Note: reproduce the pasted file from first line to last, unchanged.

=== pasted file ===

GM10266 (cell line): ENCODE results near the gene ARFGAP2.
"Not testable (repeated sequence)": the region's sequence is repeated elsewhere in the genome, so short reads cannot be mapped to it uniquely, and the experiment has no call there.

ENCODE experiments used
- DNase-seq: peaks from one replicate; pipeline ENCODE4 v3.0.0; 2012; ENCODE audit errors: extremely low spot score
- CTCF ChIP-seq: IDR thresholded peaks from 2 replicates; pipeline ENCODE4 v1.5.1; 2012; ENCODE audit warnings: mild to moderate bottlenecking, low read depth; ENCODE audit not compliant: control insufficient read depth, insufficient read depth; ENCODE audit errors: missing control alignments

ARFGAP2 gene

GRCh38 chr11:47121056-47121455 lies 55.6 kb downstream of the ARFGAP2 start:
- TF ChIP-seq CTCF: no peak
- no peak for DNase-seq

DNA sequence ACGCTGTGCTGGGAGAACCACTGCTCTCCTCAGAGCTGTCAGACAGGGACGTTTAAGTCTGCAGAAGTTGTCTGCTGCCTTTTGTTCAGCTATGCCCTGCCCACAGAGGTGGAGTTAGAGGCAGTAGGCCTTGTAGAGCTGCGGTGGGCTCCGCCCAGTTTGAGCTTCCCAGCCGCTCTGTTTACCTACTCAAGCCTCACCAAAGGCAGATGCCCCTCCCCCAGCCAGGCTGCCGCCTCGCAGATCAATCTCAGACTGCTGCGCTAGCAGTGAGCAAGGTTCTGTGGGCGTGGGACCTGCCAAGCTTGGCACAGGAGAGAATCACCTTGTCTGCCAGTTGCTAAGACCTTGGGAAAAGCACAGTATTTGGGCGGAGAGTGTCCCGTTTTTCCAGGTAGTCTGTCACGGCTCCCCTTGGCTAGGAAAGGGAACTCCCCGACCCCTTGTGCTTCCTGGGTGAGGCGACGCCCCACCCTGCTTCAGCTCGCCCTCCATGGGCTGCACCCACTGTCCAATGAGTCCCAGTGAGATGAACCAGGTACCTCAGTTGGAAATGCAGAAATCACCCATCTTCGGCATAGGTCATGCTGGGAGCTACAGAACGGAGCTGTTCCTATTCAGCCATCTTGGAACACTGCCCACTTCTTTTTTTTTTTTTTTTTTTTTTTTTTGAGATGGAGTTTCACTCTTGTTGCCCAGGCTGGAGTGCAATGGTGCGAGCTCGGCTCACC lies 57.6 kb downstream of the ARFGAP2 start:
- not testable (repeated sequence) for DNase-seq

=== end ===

GM10266 (cell line): ENCODE results near the gene ARFGAP2.
"Not testable (repeated sequence)": the region's sequence is repeated elsewhere in the genome, so short reads cannot be mapped to it uniquely, and the experiment has no call there.

ENCODE experiments used
- DNase-seq: peaks from one replicate; pipeline ENCODE4 v3.0.0; 2012; ENCODE audit errors: extremely low spot score
- CTCF ChIP-seq: IDR thresholded peaks from 2 replicates; pipeline ENCODE4 v1.5.1; 2012; ENCODE audit warnings: mild to moderate bottlenecking, low read depth; ENCODE audit not compliant: control insufficient read depth, insufficient read depth; ENCODE audit errors: missing control alignments

ARFGAP2 gene

GRCh38 chr11:47121056-47121455 lies 55.6 kb downstream of the ARFGAP2 start:
- TF ChIP-seq CTCF: no peak
- no peak for DNase-seq

DNA sequence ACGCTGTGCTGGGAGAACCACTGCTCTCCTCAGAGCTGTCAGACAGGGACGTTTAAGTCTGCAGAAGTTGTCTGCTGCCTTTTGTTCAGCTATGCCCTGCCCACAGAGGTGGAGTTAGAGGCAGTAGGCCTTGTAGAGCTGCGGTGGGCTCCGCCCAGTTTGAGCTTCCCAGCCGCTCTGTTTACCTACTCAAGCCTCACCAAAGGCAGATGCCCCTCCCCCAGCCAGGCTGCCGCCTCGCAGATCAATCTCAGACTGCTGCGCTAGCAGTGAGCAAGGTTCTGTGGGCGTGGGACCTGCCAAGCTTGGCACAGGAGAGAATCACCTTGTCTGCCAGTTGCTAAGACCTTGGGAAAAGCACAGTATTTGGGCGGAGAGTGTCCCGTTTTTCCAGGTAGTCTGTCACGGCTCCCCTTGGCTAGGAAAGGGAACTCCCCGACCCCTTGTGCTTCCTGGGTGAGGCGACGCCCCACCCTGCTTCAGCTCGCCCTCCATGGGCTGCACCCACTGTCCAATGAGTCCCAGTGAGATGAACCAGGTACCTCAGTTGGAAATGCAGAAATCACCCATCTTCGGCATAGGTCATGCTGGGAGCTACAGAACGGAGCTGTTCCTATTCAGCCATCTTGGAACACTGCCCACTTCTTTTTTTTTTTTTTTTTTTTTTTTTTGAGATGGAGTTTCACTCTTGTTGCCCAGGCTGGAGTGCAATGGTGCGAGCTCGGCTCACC lies 57.6 kb downstream of the ARFGAP2 start:
- not testable (repeated sequence) for DNase-seq